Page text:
Top Private Companies: Local construction firms ride wave of pandemic-delayed projects to reach new heights

Editor’s note: The following story is part of the annual Top Private Companies report featured in the March 10 CityBusiness.

Stephen Maloney, Reporter//March 17, 2023

Photo courtesy DespositPhotos

Many consumers in 2022 were still dealing with the effects of global supply chain issues and lingering inflation that combined to delay shipments and send the cost of everyday items through the roof.


Local construction companies of all sizes had a different set of problems to deal with, but not all of them were bad. Projects that had been delayed for one or two years suddenly sprang back to life, kicking the construction sector into high gear.


Ryan Gootee General Contractors, LLC president and CEO Ryan Gootee said he looks at the 52 weeks of the year as 52 cards in a deck. When COVID-19 and supply chain issues stopped work in 2020 and 2021, that sent cards cascading over into the 2022 deck.


“It’s like playing battle with 52 cards, and the last couple of years we’re playing with 80 something cards,” Gootee said. “It’s not like all 52 went away or stopped in one year. We certainly put out a lot of work in 2020, but you just have to kind of move the cards around a little bit.”


Revenues at Gootee General Construction rose approximately 27 percent from ‘21 to ‘22, from $68 million to $86.2 million. That spike in revenue reflects the holdover work as well as the cards Gootee already had lined up for ‘22.

“2022 was our biggest year in the history of the company, and I think a lot of factors played into that,” Gootee said. “2021 was our second biggest year. One of the bigger contributing factors for us was a joint venture we had in Lake Charles with the Horseshoe Casino.”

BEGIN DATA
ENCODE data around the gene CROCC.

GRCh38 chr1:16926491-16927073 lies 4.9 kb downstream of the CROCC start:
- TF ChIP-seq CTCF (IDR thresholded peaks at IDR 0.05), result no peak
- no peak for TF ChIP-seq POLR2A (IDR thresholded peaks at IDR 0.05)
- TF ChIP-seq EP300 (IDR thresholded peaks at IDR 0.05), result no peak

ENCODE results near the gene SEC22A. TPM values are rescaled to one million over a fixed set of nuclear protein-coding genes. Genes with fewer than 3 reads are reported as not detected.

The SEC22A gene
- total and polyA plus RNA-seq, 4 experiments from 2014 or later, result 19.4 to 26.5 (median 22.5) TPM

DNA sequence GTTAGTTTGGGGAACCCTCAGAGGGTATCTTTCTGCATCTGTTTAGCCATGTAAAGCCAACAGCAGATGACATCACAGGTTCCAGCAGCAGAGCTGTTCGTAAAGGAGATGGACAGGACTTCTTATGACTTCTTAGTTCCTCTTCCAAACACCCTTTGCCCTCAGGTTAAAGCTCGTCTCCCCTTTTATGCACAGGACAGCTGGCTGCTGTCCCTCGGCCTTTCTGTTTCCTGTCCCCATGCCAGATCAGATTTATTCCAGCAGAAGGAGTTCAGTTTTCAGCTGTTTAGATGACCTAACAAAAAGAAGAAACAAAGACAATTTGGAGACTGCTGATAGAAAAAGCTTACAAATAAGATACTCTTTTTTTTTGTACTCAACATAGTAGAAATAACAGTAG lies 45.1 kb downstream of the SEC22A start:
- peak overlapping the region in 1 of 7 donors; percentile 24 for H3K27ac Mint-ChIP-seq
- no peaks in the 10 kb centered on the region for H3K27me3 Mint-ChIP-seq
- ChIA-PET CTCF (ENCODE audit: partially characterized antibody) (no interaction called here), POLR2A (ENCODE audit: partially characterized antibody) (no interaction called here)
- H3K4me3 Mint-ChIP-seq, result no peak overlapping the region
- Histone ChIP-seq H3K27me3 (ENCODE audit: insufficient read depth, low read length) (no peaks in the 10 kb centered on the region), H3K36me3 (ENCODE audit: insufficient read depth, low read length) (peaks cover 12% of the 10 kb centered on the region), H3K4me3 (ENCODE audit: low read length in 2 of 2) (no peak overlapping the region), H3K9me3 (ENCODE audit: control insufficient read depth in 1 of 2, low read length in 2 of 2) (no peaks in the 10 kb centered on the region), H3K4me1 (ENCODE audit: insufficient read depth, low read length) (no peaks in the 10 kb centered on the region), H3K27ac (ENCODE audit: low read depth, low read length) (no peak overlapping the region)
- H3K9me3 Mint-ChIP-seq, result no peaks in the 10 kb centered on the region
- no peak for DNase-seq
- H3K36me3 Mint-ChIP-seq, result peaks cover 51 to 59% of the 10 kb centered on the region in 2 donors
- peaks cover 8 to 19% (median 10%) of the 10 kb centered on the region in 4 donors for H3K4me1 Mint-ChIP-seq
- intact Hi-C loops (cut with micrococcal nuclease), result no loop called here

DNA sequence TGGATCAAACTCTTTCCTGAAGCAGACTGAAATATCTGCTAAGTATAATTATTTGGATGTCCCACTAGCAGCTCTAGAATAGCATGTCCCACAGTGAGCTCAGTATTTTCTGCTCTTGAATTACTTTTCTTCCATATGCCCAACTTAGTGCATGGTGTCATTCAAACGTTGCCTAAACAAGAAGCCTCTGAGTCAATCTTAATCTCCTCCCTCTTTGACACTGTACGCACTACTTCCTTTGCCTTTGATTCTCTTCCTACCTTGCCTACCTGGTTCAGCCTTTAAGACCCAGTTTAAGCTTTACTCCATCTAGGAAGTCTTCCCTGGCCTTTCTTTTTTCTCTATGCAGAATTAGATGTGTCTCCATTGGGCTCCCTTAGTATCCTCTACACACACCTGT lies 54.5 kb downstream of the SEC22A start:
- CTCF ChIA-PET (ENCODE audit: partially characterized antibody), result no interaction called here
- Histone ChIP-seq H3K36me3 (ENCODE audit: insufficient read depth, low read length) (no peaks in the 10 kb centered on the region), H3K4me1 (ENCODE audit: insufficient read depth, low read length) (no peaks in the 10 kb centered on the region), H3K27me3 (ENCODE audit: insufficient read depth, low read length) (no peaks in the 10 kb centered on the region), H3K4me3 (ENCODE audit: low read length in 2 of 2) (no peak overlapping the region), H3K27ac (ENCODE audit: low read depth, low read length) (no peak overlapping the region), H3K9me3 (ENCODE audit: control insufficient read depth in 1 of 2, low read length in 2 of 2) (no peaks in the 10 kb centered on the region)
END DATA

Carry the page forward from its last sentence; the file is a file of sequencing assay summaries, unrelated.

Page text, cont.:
That project, worth over $140 million, kicked into overdrive just before the company’s work converting Harrah’s Casino into Ceasar’s Casino in downtown New Orleans commenced. Gootee said the high churn rate of casino work kept his staff busy and caused him to have to rehire workers laid off during the COVID doldrums.

Impetus founder and CEO Wesley J. Palmisano said in an email that staffing issues impacted Impetus in 2022, and he expects those issues to continue through the end of this year.


Part of that problem is the ongoing backlog of work that stalled out over the last few years, Palmisano said.


“Our team moved into 2023 with a backlog of $290 million worth of work,” Palmisano wrote. “We anticipate even more work coming in as the hospitality market’s momentum continues to pick up in the New Orleans area.”

Impetus saw a 100 percent increase in revenue from ‘21 to ‘22, jumping from $100 million to $200 million in one year. Palmisano said his company plays the long game when it comes to planning for the future, and that really paid off in ‘22.

“2022 certainly held some economic uncertainty, here in New Orleans and globally,” Palmisano wrote. “Our team dug in to ride those waves and remained focused on our long-term vision. We never take a short-term viewpoint, so we opted not to pause on any growth plans and pressed on. This past year we executed 67 total projects, at a total of $200 million in revenue. This was a record year for us. We also reached our largest staff size yet, hitting 208 total staff members by year end.”

Other local construction companies – big and small – celebrated strong years in 2022 as well. Boh Bros. Construction Co. LLC saw revenues rise nearly 20 percent year over year, from $217 million in ‘21 to $260 million in ‘22.

Kent Design Build Inc. saw a 53 percent jump in revenue, from $64 million in ‘21 to $98 million a year later. Woodward Design+Build and LEMOINE both saw revenues decrease by 16 percent and 3 percent, respectively.

-Stephen Maloney

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